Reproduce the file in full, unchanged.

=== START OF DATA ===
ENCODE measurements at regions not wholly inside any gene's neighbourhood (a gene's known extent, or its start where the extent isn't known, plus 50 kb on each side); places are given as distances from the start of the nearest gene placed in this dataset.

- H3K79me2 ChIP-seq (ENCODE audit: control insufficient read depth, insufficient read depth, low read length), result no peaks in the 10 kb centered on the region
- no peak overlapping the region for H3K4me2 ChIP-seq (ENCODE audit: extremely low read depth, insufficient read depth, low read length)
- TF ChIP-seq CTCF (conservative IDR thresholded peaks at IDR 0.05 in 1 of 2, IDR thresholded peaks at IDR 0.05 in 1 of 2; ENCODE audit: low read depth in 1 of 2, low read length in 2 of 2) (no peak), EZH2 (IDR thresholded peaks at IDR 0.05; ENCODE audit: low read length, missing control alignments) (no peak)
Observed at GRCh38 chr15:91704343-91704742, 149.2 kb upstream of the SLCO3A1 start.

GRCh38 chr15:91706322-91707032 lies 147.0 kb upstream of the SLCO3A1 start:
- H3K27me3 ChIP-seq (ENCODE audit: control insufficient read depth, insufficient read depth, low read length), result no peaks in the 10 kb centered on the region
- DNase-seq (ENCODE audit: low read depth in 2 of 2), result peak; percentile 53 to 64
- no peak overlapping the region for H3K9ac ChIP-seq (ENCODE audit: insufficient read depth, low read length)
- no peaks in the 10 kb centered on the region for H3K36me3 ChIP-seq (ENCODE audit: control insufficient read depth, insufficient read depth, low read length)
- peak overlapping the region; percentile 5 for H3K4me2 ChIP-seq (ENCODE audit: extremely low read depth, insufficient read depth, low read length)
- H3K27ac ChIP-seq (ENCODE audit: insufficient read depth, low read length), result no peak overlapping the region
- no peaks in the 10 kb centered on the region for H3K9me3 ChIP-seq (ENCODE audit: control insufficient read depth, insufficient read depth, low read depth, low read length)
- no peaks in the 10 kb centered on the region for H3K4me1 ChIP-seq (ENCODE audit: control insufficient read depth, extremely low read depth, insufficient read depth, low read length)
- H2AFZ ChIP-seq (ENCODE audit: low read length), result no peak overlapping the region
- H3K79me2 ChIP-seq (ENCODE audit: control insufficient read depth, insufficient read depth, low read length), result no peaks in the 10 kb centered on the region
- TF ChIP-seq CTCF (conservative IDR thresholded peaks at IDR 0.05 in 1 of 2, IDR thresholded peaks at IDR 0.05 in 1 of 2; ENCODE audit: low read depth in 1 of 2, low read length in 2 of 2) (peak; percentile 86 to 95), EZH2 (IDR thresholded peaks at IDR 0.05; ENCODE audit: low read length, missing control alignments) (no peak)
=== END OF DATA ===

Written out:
ENCODE measurements at regions not wholly inside any gene's neighbourhood (a gene's known extent, or its start where the extent isn't known, plus 50 kb on each side); places are given as distances from the start of the nearest gene placed in this dataset.

- H3K79me2 ChIP-seq (ENCODE audit: control insufficient read depth, insufficient read depth, low read length), result no peaks in the 10 kb centered on the region
- no peak overlapping the region for H3K4me2 ChIP-seq (ENCODE audit: extremely low read depth, insufficient read depth, low read length)
- TF ChIP-seq CTCF (conservative IDR thresholded peaks at IDR 0.05 in 1 of 2, IDR thresholded peaks at IDR 0.05 in 1 of 2; ENCODE audit: low read depth in 1 of 2, low read length in 2 of 2) (no peak), EZH2 (IDR thresholded peaks at IDR 0.05; ENCODE audit: low read length, missing control alignments) (no peak)
Observed at GRCh38 chr15:91704343-91704742, 149.2 kb upstream of the SLCO3A1 start.

GRCh38 chr15:91706322-91707032 lies 147.0 kb upstream of the SLCO3A1 start:
- H3K27me3 ChIP-seq (ENCODE audit: control insufficient read depth, insufficient read depth, low read length), result no peaks in the 10 kb centered on the region
- DNase-seq (ENCODE audit: low read depth in 2 of 2), result peak; percentile 53 to 64
- no peak overlapping the region for H3K9ac ChIP-seq (ENCODE audit: insufficient read depth, low read length)
- no peaks in the 10 kb centered on the region for H3K36me3 ChIP-seq (ENCODE audit: control insufficient read depth, insufficient read depth, low read length)
- peak overlapping the region; percentile 5 for H3K4me2 ChIP-seq (ENCODE audit: extremely low read depth, insufficient read depth, low read length)
- H3K27ac ChIP-seq (ENCODE audit: insufficient read depth, low read length), result no peak overlapping the region
- no peaks in the 10 kb centered on the region for H3K9me3 ChIP-seq (ENCODE audit: control insufficient read depth, insufficient read depth, low read depth, low read length)
- no peaks in the 10 kb centered on the region for H3K4me1 ChIP-seq (ENCODE audit: control insufficient read depth, extremely low read depth, insufficient read depth, low read length)
- H2AFZ ChIP-seq (ENCODE audit: low read length), result no peak overlapping the region
- H3K79me2 ChIP-seq (ENCODE audit: control insufficient read depth, insufficient read depth, low read length), result no peaks in the 10 kb centered on the region
- TF ChIP-seq CTCF (conservative IDR thresholded peaks at IDR 0.05 in 1 of 2, IDR thresholded peaks at IDR 0.05 in 1 of 2; ENCODE audit: low read depth in 1 of 2, low read length in 2 of 2) (peak; percentile 86 to 95), EZH2 (IDR thresholded peaks at IDR 0.05; ENCODE audit: low read length, missing control alignments) (no peak)